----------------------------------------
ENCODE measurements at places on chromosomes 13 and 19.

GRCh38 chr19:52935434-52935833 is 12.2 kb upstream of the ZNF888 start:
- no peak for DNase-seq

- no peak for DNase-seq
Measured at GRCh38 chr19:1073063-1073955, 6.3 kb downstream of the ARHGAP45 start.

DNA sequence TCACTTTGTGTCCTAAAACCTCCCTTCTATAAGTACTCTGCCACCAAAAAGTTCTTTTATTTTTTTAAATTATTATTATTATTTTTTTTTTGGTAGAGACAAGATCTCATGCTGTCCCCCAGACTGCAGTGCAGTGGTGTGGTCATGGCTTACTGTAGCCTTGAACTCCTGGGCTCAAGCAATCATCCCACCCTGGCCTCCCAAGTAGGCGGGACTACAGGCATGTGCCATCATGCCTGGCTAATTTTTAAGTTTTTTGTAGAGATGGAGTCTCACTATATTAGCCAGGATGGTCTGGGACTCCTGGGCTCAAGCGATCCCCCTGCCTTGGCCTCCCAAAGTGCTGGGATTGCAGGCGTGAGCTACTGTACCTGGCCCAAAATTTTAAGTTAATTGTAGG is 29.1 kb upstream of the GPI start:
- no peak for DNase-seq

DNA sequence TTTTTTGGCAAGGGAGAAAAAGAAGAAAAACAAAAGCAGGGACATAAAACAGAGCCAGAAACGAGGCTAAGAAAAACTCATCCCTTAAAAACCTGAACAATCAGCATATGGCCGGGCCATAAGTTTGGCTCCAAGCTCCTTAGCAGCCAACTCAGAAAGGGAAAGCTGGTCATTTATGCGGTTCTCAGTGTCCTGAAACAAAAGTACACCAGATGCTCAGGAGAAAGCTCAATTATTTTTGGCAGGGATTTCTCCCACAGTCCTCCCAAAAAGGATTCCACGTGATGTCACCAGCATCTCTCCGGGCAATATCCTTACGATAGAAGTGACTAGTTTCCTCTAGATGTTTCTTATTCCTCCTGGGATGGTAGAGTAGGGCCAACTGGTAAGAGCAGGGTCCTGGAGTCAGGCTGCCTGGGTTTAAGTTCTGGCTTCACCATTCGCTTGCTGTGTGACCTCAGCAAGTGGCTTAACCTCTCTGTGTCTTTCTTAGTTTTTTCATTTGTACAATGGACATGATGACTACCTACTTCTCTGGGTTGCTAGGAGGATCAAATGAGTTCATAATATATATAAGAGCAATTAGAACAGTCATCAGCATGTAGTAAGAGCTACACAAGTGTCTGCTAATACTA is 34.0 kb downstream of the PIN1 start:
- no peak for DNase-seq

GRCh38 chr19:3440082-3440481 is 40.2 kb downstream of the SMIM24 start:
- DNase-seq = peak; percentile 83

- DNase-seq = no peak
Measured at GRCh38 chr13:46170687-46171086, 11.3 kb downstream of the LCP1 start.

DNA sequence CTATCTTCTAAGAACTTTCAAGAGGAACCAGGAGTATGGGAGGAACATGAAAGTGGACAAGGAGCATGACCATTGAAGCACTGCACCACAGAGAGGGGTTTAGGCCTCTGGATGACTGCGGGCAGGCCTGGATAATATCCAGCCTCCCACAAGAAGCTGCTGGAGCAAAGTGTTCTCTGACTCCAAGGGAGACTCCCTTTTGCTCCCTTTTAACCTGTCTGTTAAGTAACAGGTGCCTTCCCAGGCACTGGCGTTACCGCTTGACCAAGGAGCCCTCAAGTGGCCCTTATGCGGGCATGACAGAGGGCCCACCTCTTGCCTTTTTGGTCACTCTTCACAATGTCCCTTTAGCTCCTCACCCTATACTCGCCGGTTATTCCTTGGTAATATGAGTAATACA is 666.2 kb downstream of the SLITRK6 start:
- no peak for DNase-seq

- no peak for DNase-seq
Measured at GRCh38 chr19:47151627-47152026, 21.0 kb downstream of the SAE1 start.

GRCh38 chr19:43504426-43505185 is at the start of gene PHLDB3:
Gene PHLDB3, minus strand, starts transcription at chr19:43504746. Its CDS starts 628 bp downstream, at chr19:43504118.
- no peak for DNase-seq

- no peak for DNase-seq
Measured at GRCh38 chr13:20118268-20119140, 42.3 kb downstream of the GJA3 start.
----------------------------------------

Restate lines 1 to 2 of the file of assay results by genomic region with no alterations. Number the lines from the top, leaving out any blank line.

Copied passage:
ENCODE measurements at places on chromosomes 13 and 19.

GRCh38 chr19:52935434-52935833 is 12.2 kb upstream of the ZNF888 start: